The first solid indication that the times, they are a changing came Saturday morning when the Clayton County Commission, at specially-called meeting, voted 3-to-1 to place a full-penny MARTA tax on the Nov. 4 ballot.
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Pierre Howard to keep fighting for environment after Ga. Conservancy

In early 2009, former Georgia Lt. Governor Pierre Howard was not convinced he wanted to make a five-year commitment to the Georgia Conservancy as its president and CEO.

So he took his name out of the hat until his close friend – attorney Clay Long – convinced him that as president, he would have “the latitude to do what was right thing for the environment” – free of undue pressure from the board or major donors.

But the person who probably had the most to do with Howard ultimately taking the job was the late Jamie MacKay, a Georgia statesman and political leader.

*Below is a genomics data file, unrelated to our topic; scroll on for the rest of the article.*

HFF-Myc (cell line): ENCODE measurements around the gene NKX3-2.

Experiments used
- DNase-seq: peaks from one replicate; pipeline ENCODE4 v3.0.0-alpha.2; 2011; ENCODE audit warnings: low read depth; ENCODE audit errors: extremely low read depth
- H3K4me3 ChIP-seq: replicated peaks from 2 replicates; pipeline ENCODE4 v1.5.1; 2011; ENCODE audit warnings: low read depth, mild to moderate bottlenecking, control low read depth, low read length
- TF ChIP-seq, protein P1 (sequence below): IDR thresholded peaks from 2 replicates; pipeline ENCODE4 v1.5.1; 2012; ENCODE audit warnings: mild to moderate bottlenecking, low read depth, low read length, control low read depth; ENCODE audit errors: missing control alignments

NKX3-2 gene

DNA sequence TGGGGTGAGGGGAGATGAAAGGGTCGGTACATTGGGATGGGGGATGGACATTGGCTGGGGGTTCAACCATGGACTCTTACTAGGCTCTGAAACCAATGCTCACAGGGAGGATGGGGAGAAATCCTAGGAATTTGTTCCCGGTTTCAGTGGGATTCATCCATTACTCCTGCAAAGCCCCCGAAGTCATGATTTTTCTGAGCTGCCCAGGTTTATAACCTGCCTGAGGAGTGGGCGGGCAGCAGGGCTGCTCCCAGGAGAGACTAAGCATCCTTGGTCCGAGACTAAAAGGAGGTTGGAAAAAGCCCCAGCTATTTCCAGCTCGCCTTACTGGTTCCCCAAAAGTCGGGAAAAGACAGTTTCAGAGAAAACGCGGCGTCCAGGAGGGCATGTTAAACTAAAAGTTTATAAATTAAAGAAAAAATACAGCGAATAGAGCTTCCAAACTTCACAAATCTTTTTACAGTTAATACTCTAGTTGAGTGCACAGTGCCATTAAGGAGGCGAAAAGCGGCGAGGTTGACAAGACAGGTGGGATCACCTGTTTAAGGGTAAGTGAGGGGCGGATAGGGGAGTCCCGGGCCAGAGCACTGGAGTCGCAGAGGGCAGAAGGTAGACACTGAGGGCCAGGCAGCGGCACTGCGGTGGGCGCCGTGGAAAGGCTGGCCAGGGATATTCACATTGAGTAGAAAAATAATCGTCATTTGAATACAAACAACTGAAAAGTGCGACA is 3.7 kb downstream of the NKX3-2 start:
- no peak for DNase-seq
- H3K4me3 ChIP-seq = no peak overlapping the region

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Center for Civil and Human Rights dawning of a new day for Atlanta

“Atlanta, it’s time to wake up.”

So began my column in the July 19, 2004 edition of the Atlanta Journal-Constitution.

I serendipitously ran across that column – “Civil Rights museum a natural for Atlanta” – a few months ago. Upon reading the column nearly a decade later, I was pleasantly amazed at the challenge I had thrown out to Atlanta and how the Atlanta community ultimately responded to that challenge.

So here we are as the Atlanta unveils its newest destination to the world — the Center of Civil and Human Rights — holding its Grand Opening Celebration on June 23.
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A transit tale of two counties – Clayton looks to MARTA; Cobb looks away

Decisions, decisions.

While Clayton County weighs the all-important step of whether to place a MARTA tax on the ballot in November, Cobb County commissioners seem to be back-pedaling on any plans to implement more transit access from the county to the rest of the region.

The Clayton County Commission is scheduled to vote on July 1 on whether to ask voters in November to approve a referendum for either a one percent or a half percent sales tax to join MARTA.